In a preferred embodiment of the invention the cantilever support bracket is a rectangular section which is contoured to match the liner. The carbon-carbon heat hield slides into the support bracket and is attached in a manner which will maintain the heat shield parallel and removed from the surface of the liner. The cantilever support is preferably attached to the combustion liner at a single axial location so that liner thermal growth is unrestrained. Another aspect of this attachment means is the provision for a secondary heat shield support that can be attached at a second location to the combustion liner. This allows for the securing of relatively large panels of carbon-carbon material in afterburner liners.

In another preferred embodiment of the invention the cantilever support is a triangular shaped bracket which forms a standoff mounting pad for the carbon-carbon heat shield. The bracket attaches to the combustion liner at a relatively cool undamaged area adjacent to the damaged (or hot spot) area of the liner. A carbon-carbon heat shield is attached to the bracket and is preferably rectangular shaped and overlaps the damaged or hot spot area sufficiently such that combustion gases will be directed to cooler areas of the liner.


The foregoing and other objects and advantages of the invention will be apparent from the following more particular description of the preferred embodiments of the invention, as illustrated in the accompanying drawings, in which like reference characters refer to the same parts throughout the different views. The drawings are not necessarily to scale, emphasis instead being placed upon illustrating the principles of the invention.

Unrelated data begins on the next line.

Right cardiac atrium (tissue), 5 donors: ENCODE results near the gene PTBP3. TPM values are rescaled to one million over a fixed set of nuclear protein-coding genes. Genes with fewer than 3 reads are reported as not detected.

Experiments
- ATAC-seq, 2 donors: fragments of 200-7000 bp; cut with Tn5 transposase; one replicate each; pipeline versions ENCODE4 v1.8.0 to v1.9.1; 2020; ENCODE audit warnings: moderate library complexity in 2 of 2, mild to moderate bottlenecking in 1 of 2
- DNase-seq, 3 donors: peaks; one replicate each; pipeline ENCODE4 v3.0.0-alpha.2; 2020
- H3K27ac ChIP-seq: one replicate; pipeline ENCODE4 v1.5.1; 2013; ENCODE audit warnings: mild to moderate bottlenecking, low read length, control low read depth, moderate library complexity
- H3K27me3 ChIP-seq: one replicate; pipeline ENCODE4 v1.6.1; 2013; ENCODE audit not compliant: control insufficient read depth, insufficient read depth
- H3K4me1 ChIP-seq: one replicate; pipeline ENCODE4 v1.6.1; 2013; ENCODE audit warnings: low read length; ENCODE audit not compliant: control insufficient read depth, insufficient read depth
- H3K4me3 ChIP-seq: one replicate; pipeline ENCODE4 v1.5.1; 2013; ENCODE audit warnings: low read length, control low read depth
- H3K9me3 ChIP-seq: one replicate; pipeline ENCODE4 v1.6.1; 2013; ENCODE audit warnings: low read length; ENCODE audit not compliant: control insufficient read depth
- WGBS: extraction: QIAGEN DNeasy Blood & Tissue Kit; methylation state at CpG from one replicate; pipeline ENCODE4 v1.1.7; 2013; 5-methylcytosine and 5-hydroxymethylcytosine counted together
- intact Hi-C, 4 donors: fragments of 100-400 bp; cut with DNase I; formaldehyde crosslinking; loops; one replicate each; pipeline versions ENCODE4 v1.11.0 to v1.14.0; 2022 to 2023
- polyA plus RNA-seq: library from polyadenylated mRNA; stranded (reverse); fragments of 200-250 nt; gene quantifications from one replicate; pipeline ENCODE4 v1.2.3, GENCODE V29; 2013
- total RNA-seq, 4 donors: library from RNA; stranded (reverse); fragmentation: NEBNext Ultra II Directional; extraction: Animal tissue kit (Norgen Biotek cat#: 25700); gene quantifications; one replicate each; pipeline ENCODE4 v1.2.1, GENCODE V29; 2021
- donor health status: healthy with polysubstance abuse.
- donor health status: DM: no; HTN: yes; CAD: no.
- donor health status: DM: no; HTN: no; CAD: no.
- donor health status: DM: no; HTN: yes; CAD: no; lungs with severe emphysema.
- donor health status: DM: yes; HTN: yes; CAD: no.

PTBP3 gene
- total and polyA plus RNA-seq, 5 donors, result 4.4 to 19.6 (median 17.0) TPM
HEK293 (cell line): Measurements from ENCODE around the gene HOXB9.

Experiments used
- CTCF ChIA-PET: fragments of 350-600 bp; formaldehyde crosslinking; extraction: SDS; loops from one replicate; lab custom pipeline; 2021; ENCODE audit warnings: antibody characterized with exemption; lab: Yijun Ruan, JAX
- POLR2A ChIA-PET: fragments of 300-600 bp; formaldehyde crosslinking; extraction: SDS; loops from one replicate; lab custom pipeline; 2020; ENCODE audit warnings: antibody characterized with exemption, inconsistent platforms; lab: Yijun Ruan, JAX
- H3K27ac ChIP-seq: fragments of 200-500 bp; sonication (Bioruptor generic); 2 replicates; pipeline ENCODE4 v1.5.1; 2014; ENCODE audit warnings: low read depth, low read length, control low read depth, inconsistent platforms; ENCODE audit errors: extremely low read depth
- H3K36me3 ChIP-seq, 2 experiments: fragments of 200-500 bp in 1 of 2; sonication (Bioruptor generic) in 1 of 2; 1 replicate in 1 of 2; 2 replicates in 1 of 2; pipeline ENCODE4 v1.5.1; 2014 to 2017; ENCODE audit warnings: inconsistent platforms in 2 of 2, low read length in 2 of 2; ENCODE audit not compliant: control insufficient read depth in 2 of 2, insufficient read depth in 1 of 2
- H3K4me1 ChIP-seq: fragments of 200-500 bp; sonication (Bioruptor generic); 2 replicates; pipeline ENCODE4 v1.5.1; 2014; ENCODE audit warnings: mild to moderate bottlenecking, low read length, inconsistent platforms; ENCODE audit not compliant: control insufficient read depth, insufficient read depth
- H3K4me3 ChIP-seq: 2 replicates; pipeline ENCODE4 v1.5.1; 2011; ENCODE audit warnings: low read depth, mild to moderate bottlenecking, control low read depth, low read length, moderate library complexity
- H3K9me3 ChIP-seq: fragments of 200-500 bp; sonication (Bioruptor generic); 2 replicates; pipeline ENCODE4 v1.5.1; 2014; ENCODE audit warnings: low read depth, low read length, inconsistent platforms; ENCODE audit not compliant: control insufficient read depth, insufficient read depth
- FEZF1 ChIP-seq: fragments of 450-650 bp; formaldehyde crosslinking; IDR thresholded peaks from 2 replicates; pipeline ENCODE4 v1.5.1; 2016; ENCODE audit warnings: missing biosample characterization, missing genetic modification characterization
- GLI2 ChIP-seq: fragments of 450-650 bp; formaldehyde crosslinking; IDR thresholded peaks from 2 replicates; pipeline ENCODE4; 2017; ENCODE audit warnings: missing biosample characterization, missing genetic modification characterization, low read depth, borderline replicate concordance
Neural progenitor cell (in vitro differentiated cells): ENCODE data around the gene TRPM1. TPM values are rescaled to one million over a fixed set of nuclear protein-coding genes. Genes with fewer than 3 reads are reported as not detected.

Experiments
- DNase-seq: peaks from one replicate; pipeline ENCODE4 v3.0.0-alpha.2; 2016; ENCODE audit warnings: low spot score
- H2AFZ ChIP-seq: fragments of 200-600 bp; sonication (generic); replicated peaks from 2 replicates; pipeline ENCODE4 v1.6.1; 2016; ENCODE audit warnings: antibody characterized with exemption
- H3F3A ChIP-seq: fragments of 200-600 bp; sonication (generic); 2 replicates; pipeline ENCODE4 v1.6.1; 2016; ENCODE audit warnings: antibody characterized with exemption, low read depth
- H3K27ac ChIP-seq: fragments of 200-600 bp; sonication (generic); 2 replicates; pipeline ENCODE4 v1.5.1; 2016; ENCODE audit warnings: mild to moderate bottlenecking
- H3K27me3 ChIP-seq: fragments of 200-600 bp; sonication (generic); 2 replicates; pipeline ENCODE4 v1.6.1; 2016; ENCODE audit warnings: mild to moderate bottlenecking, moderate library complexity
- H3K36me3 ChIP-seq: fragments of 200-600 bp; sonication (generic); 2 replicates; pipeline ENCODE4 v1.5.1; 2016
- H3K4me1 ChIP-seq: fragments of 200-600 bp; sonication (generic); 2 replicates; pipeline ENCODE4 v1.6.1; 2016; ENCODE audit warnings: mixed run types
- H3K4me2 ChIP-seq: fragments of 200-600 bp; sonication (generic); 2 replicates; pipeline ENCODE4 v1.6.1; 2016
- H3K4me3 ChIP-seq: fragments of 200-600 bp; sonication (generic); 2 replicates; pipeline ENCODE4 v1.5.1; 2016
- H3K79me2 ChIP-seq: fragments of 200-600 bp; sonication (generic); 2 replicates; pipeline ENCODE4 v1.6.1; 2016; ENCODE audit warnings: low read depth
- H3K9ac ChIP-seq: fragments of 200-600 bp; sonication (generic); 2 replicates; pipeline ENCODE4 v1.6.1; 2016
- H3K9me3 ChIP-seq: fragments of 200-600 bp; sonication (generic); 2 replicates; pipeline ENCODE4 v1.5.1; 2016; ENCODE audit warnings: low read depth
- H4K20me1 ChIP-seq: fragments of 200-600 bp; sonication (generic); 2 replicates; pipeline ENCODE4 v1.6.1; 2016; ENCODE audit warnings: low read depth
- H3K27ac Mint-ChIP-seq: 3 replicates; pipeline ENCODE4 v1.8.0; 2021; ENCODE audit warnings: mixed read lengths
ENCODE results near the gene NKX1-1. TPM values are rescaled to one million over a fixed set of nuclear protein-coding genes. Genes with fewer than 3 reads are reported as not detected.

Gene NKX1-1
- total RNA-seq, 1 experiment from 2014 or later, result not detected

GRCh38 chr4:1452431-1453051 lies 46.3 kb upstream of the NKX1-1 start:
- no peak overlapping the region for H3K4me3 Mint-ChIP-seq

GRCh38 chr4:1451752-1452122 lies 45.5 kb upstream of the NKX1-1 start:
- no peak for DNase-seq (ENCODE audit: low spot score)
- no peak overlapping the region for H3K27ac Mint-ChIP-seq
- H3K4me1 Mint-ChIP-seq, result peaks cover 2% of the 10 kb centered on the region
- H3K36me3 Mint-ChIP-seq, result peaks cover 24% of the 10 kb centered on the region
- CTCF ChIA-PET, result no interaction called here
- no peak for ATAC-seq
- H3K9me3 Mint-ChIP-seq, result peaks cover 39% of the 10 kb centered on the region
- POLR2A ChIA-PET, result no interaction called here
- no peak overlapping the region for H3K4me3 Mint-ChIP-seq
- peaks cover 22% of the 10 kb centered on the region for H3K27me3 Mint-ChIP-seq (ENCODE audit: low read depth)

FIG. 1 is a plan view of a heat shield panel and support brackets which embodies the principles of this invntion;

FIG. 2 is a partial side view taken along line 2--2 of FIG. 1 of the panel and brackets of FIG. 1 as mounted onto an augmentor liner;

FIG. 3 is a partial end view of the brackets and heat shield of FIG. 1;

FIG. 4 is a plan view of a bracket of FIG. 1;

FIG. 5 is a plan view of the an embodiment of the invention that is particularly useful for small heat shield panels or small combustion liners; and

FIG. 6 is a cross section of the assembly of FIG. 5 taken along line 6--6 of FIG. 5 which also partially shows a combustion liner to which the bracket is assembled.